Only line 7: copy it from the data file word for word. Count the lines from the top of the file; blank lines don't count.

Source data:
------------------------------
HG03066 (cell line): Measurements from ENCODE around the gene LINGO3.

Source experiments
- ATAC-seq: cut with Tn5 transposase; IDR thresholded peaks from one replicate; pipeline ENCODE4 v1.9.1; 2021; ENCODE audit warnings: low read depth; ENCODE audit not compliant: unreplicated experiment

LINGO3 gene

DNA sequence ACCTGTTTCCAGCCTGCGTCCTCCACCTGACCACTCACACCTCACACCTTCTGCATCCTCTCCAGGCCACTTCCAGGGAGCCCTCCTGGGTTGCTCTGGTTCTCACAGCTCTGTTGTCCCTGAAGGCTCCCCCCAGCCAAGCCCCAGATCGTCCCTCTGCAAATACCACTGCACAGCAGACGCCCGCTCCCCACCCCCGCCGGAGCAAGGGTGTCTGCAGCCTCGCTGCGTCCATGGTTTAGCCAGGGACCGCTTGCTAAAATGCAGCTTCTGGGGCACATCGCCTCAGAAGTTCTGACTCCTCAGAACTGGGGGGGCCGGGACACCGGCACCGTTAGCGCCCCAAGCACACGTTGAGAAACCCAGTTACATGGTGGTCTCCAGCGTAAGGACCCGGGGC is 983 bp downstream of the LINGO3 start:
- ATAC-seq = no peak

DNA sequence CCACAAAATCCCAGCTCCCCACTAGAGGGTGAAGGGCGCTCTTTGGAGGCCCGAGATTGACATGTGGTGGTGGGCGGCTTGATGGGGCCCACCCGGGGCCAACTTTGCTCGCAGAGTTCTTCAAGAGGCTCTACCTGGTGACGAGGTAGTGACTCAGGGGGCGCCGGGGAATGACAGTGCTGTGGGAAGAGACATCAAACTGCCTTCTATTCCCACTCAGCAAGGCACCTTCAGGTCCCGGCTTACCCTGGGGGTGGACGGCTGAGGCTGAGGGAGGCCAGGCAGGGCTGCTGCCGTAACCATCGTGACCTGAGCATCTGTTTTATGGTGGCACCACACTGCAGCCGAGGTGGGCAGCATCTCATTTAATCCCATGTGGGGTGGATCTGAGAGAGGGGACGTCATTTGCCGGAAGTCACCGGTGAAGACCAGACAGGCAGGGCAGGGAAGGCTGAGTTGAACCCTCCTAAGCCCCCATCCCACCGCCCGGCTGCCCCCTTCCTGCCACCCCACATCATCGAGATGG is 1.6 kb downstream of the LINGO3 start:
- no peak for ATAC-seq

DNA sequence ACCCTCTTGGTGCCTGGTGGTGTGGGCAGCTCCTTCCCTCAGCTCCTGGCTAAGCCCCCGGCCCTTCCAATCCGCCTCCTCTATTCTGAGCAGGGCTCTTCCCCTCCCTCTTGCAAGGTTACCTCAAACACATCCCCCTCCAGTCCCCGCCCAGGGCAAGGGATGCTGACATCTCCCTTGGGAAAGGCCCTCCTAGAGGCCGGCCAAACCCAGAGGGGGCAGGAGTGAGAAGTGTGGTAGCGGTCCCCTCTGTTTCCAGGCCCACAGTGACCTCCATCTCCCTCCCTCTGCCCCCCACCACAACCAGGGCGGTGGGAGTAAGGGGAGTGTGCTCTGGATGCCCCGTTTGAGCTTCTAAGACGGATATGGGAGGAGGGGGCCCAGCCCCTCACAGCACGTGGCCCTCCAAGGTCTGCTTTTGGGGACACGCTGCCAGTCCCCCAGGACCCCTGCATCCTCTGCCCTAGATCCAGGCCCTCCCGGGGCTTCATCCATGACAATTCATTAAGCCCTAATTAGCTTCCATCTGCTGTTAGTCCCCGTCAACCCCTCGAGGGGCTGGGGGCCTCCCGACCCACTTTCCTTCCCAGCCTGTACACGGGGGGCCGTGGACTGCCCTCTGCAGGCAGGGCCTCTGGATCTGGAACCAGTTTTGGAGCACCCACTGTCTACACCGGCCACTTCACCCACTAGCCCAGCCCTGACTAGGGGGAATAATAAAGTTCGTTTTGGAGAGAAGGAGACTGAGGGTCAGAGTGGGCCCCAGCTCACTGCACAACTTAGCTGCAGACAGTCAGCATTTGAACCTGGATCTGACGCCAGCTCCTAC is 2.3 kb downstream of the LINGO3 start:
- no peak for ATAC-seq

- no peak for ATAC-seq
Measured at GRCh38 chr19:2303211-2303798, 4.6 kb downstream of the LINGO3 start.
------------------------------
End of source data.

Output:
DNA sequence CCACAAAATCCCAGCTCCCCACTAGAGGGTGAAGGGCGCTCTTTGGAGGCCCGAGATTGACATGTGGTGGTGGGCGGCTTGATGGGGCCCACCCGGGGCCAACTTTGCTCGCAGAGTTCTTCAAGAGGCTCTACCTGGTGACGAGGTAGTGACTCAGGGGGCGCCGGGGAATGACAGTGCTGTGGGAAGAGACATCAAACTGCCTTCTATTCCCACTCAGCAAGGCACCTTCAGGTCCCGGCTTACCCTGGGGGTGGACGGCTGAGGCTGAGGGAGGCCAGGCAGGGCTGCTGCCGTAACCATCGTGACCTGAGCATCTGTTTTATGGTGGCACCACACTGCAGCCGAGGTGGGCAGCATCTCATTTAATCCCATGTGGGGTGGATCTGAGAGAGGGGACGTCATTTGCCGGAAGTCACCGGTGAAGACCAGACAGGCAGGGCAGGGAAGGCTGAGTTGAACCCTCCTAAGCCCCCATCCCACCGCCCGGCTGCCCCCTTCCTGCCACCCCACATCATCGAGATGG is 1.6 kb downstream of the LINGO3 start: